The two-time NBA MVP hung up his high-tops in 2015, but maintained a healthy dose of off-court interests during his 18-year career.
Shortly afterward he bought a minority stake in the MLS's Vancouver Whitecaps, the team his brother Martin captained. Since then, he's only gotten busier.
In 2012 Nash became the general manager of Canada's senior men's basketball team, and last year took on a consultant's role with the Golden State Warriors -- where he was reportedly instrumental in luring Kevin Durant.
His latest challenge, however, may be his toughest: Resurrecting the once proud Spanish soccer team, Real Mallorca.
Nash is part of an American investor group, led by Phoenix Suns' owner Robert Sarver, that purchased a controlling stake in the club for $21 million in January.
Suddenly, one of the greatest point-guards in basketball history became the least likely face of a European football club.
"We love the sport," the 42-year-old Nash tells CNN of his investor group. "We have fallen in love with the history of the club, and the fans and the island and the uniqueness of the Balearics.
"We are thrilled to be a part of it, and hopefully leave it in a much better place than where we found it one day many, many years for now," he adds.
"This isn't a flip for us, this is something that we are passionate about and want to see succeed."
Mallorca played in La Liga for 16 seasons, but ran into financial problems and declared bankruptcy in 2010.
Although the club had some money pumped into it by local superfan Rafael Nadal -- and his uncle Miguel Angel Nadal, who once starred for the club -- it was relegated to the second tier of Spanish football three years later.
Considering the likes of Real Madrid and Barcelona are worth upwards of $3 billion each
, buying into a club aspiring to return to La Liga for about one percent of their value was too good an opportunity to pass up for Nash and Co.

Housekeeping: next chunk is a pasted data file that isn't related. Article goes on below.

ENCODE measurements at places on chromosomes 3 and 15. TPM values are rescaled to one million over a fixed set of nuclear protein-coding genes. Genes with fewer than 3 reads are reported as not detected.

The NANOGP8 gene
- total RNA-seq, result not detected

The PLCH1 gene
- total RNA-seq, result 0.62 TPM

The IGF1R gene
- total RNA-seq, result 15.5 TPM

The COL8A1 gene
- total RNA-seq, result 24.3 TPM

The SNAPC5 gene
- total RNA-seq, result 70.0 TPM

"In Spain, it was more of our sweet spot," says Nash, who explained that the Suns' ownership group looked at Premier League and second tier teams in England, but "didn't want that sort of financial responsibility."
"(Real Mallorca) was a reasonably priced team that had a great history on a beautiful island that had a good youth set up," Nash says. "I think it had been undermanaged, so to speak, for the last decade or so.
"So it was an opportunity where we could bring a lot to the table, and we could help the club -- not only with some capital, but with our best practices (in) marketing and sporting-wise from the NBA."
European football is littered with overseas ownership -- including Americans with interests in clubs as diverse as Arsenal, Liverpool, Manchester United, Swansea, Crystal Palace, and Roma.
Some, like late Manchester United owner Robert Glazer and former Liverpool owners Robert Gillette and Tom Hicks, were accused of burdening their teams with debt and profiting off the back of supporters' wallets.
Nash is quick to point out that his group's interests are strictly football related.
"I think that we have to gain (the fans') trust, and I think a lot of times they are worried about a horror story of an American group coming in and buying a soccer team, only to want to develop hotels or condominiums," he says. "That's not our goal."
Nash's involvement with Mallorca has already taken on a far more personal role than his hands-off investment with the Whitecaps.
He has made several trips to the island, and engaged in training sessions with the team and its fans. He regularly interacts with the club's supporters on Twitter, and is very much the board's ambassador.
"I think that's always tricky (with) owners and fans," he explains. "I'm in a unique position, because I was a player -- and I'm not necessarily a businessman -- so there is a little bit of a different dynamic there, and room for interaction."
Thirteen games into the season, Real Mallorca is tied for 14th place in the 22 team Segunda Division.
Dreams of La Liga glory are probably a longshot for Mallorca this season, but stability -- by way of the NBA -- looks like it's there to stay.